Поделиться

среда, 10 апреля 2013 г.

A Passionate Juggler Who rivals the Einstein

Писал тут в целях обучения эссе о Шенноне, и, поскольку его довольно высоко оценили, решил поделиться с более широкой аудиторией.

Speaking about the Internet and about information in general, it is necessary to remember one of the gurus of an age of information technologies – Claude Elwood Shannon. The first part of this essay includes short version of the biography of this genius, so it can be skipped or found on Wikipedia [4] in a longer version (through I’ve got my information from other sources [1, 2]).

What is remarkable for our case is that Claude Shannon was born and grew in the State of Michigan (Petosk, Gaylord). Having entered the University of Michigan, he was specializing at the same time on electrical equipment and mathematics. Then he continued study in MIT where in 1938 he have got the master degree on electrical equipment, and in 1940 became doctor in mathematics.

For 20 years of his creative activity Shannon wrote more than 130 works, but the world glory was brought to the scientist by "The Mathematical Theory of Communication", written in a co-authorship with Warren Weaver and published in 1948. The research goal was to find the best way of transmission of messages by the telephone or cable communication channels, being under the influence of hindrances (electric noise). Shannon made revolutionary discovery, having shown that it is necessary to transform a transmitted analog signal to a digital code. To give strict mathematical justification to the idea, he took "bit" as a unit of information, having used the term offered (in his words) by his colleague John W. Tukey from Bell Labs. He also defined amount of information through entropy. It allowed him to formulate the fundamental theorem of the capacity of the noisy communication channel characterized by a limit of speed of information transfer excess of which inevitably leads to mistakes. The theorem states that it is possible to come to this limit as near as possible with as much as small probability of a mistake if the transmitted data encoded appropriately.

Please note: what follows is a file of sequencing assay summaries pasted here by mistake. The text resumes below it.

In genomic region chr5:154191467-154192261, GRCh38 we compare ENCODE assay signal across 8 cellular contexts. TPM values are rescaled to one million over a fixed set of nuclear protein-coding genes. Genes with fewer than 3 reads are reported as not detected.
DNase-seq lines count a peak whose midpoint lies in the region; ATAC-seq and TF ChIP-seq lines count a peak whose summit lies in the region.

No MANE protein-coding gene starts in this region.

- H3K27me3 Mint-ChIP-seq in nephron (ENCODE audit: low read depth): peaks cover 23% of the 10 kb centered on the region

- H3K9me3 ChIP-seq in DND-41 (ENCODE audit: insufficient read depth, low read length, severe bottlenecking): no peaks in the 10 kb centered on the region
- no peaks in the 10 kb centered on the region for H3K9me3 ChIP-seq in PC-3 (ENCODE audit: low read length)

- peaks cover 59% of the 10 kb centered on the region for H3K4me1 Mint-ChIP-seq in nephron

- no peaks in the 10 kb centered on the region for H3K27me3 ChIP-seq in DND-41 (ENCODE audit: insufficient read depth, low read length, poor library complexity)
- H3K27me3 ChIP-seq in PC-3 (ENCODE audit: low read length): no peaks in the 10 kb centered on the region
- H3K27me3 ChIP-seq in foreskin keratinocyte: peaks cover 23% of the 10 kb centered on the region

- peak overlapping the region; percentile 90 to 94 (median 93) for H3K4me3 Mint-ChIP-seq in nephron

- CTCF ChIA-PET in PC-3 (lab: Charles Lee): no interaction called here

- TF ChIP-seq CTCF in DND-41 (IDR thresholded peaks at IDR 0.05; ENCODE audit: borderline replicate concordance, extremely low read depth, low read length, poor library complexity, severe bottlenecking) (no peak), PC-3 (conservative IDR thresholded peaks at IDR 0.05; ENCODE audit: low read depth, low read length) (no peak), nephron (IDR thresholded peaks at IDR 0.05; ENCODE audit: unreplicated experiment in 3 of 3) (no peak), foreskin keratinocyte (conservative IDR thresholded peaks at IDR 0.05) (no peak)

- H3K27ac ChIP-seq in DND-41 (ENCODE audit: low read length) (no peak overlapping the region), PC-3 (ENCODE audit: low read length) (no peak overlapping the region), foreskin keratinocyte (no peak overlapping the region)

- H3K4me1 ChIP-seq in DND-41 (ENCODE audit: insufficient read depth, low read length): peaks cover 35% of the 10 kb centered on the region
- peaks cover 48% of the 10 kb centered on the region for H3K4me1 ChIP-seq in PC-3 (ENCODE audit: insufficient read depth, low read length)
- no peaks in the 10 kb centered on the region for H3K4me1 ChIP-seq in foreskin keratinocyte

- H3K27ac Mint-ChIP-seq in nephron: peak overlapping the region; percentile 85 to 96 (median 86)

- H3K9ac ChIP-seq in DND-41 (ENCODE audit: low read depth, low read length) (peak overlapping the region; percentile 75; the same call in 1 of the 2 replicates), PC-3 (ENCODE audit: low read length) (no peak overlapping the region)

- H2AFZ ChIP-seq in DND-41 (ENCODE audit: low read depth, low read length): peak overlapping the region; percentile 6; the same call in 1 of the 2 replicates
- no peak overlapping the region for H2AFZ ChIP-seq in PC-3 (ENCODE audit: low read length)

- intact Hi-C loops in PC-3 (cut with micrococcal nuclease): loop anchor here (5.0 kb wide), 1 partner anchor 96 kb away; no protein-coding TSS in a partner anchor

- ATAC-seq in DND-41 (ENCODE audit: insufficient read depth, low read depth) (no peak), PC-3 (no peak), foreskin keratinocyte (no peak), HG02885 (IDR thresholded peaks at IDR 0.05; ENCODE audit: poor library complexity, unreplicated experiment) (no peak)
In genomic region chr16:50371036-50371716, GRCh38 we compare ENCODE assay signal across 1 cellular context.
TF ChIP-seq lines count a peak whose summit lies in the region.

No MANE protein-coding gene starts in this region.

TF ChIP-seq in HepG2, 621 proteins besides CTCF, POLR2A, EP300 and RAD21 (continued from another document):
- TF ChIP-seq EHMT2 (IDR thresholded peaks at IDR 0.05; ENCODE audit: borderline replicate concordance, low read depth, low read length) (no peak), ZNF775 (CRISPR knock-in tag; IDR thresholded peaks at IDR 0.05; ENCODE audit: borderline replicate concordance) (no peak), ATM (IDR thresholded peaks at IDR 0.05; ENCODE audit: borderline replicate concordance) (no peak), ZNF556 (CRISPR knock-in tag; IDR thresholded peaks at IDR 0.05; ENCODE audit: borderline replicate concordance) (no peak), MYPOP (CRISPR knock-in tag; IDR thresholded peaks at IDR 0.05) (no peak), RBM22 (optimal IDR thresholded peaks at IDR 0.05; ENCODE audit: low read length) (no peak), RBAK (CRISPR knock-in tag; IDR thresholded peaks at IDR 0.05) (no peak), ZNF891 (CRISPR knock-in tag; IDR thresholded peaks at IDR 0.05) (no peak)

One of colleagues of the scientist wrote about value of its works: "Einstein showed us that there is energy in each atom, and also what we can do with that energy and how to get it. But there is a limit: you can't overstep the bounds of e=mc^2 equation. Shannon did something similar in the information transmitting theory. His formula shows how to transfer the message when you have certain capacity of a signal and certain width of the band-pass. He turned transmission of messages into science, having explained to us what it is possible to do and what is impossible".

In our days Shannon's ideas work everywhere where information is stored, processed and transferred and without them there would be no satellite communications, cell phones and e-mails. We don't notice his theorem as we don't notice air round us.